Hospital Operations, Defined

hospital operations

Key Takeaways

  • In response to record financial losses from the COVID-19 pandemic, hospitals are in dire need to increase revenue and cut spending. Hospital Operations serve to fill the need to improve hospital inefficiencies.
  • Though the Hospital Operations subsector of Hospital Analytics raised the most funds, Patient-to-provider communication could reduce the most inefficiency. This disparity highlights a misunderstanding of the hospital landscape by investors and companies.
  • Industry experts highlight staffing shortages as the biggest pain point in hospital operations today. Revenue cycle management and cybersecurity are predicted to gain investment traction.

The United States spent $4.3 trillion on healthcare in 2021. Of that $4.3 trillion, spending on hospital care accounted for approximately $1.3 trillion, or 31% of total healthcare spending. The hospital is a hub of healthcare activity with tremendous clinical and non-clinical overhead costs, including staffing, operating room fees, inpatient and outpatient care, and more.

Though hospitals differ in size and patient throughput due to geography and level of care certification, they all face similar challenges related to limited resources and environmental constraints. At any given moment, a hospital must be able to accommodate an array of patient health conditions and community illnesses with clinical and non-clinical services. These services include but are not limited to, doctors, nurses, allied healthcare professionals, registration teams, finance specialists, cafeteria workers, and environmental health services.

This responsibility places tremendous financial, operational, and physical stress on a facility. The COVID-19 pandemic stretched the rubber band holding the hospital together to a near-breaking point. Patient influx escalated to numbers previously unseen, and services in place could not appropriately care for everyone. The downstream effects were delayed patient care, postponed elective surgeries resulting in significant hospital debt, and overwhelmed employees.

Increasing hospital efficiency is imperative to reduce hospital costs, retain employees, and, most importantly, provide appropriate patient care. Technology offers the opportunity to identify inefficiencies within hospital operations, streamline and automate administrative work previously done by humans, and predict upcoming changes to aid in planning and smooth over unexpected hurdles.

Hospital Operations, Defined

To understand hospital operations and the technologies used to improve inefficiencies, we must first review the definition of HealthTech.

The Langar definition of a HealthTech are companies that use technology to solve pain points in healthcare that affect patients, providers, hospitals, and payors, plus, +51% of their revenues must be derived from HealthTech products and/or services.

Taking it one step further, Langar Holdings defines hospital operations as:

“Companies that improve the efficiency of hospital workflows that are required to provide care.”

Langar’s private Hospital Operations Universe meets three key criteria:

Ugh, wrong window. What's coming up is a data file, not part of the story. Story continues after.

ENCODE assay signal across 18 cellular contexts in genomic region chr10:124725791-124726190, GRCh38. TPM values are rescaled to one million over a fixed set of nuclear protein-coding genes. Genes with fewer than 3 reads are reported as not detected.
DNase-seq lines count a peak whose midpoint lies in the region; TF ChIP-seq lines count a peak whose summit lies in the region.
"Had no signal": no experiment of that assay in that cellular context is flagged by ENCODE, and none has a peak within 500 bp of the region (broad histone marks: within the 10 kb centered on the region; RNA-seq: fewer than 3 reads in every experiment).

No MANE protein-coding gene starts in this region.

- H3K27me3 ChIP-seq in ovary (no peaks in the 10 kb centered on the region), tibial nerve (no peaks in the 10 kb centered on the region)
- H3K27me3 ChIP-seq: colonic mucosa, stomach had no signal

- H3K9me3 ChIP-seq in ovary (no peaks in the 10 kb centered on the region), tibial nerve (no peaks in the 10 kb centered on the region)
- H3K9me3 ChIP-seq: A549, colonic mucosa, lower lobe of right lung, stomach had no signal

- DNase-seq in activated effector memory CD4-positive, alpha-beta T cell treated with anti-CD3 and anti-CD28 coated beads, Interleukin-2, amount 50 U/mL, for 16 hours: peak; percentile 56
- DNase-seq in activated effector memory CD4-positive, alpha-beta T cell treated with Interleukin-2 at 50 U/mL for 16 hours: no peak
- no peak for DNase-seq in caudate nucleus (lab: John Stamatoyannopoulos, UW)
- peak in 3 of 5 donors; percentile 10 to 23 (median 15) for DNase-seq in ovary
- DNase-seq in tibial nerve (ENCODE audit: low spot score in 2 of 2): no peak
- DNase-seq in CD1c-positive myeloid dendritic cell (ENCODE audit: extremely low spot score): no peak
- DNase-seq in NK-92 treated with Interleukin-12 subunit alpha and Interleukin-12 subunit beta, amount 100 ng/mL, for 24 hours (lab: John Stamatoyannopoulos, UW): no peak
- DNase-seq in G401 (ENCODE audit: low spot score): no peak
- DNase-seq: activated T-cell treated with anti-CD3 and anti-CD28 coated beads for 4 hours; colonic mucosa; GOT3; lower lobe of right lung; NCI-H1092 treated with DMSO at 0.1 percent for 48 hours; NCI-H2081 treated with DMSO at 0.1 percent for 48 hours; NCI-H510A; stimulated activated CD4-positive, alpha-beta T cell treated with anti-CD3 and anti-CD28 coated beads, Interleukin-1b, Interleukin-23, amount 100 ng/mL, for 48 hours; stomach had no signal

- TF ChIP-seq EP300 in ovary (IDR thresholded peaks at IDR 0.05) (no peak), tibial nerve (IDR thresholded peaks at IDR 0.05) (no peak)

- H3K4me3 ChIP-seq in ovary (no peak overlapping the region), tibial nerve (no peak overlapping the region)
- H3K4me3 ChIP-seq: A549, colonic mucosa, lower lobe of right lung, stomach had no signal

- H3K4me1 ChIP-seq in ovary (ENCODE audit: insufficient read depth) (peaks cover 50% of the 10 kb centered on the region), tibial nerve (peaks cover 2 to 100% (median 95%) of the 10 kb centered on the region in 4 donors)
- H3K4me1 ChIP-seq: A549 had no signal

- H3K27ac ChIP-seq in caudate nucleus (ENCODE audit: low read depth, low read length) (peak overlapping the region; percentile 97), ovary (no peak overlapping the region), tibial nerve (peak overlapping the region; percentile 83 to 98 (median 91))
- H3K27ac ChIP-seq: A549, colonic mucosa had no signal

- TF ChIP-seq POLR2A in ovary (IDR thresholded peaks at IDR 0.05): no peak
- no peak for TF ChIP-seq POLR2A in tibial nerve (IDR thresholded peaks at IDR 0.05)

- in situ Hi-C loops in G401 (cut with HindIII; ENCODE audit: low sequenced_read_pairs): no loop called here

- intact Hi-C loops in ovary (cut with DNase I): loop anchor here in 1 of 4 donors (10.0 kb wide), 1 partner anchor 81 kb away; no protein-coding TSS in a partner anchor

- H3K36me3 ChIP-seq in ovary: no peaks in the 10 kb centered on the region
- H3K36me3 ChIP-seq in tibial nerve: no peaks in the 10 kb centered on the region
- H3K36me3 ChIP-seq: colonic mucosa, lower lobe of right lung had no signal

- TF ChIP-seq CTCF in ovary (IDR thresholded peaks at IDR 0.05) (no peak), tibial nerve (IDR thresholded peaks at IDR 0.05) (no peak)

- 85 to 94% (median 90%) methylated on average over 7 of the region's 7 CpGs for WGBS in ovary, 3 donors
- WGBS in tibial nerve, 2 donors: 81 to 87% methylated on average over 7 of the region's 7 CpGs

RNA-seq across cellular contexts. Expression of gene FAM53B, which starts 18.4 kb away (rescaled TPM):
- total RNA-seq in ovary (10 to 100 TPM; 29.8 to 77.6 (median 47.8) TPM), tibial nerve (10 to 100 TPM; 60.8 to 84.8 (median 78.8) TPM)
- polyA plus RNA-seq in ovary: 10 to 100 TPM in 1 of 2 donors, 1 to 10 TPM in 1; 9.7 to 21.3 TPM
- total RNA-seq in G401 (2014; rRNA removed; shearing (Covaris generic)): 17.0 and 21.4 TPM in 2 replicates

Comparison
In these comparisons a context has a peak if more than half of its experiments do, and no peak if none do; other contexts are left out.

1. Their primary headquarters are in the United States
  2. They have raised >$5M since 2021
  3. Their deal size since 2019 is >$2M

Hospital Operations Taxonomy

Hospital Operations can be addressed in a multitude of ways, all with the bottom line of making the hospital more efficient. We further breakdown hospital operations into 11 subsectors, as described in Table 1.

Table 1: Hospital Operations subsectors with definitions and number of companies identified

Financial Analysis

Between January 2021 and June 2023, Langar’s analytics team analyzed private Hospital Operations companies. Publicly traded companies like Epic Systems and Cerner Healthcare were not included in this analysis.

Overall, private hospital operations companies raised $8.3 billion during the analyzed period; however, this underestimates the value of Hospital Operations as a whole. For instance, the worldwide EHR industry alone is estimated to be worth $38.4 billion by 2026.

Hospital analytics raised the most at $1.9 billion between 30 companies, followed by Revenue cycle management (RCM) and Practice management at $1.5 billion between 51 companies and $1.1 billion between 45 companies, respectively. (Figure 1)

Figure 1: Total funds raised within Hospital Operations by subsector (Jan 2021 – Jun 2023)

Figure 2 illustrates dollars raised for each hospital operations subsector starting in Jan 2021 with projections to the end of 2023. Fundraising was strong for Hospital Operations in 2021, with steady declines in 2022 and 2023. This reflects the market volatility witnessed across all health tech sectors.

Hospital analytics and RCM are projected to raise the most, with the highest number of deals by the end of 2023. This is expected considering health systems experienced catastrophic financial losses during the pandemic. Between March 1, 2020, and June 30, 2020, hospitals and health systems across the country lost an estimated $202.6 billion. Hospitals now find themselves looking for opportunities to cut inefficiencies and collect revenue with the help of HealthTech.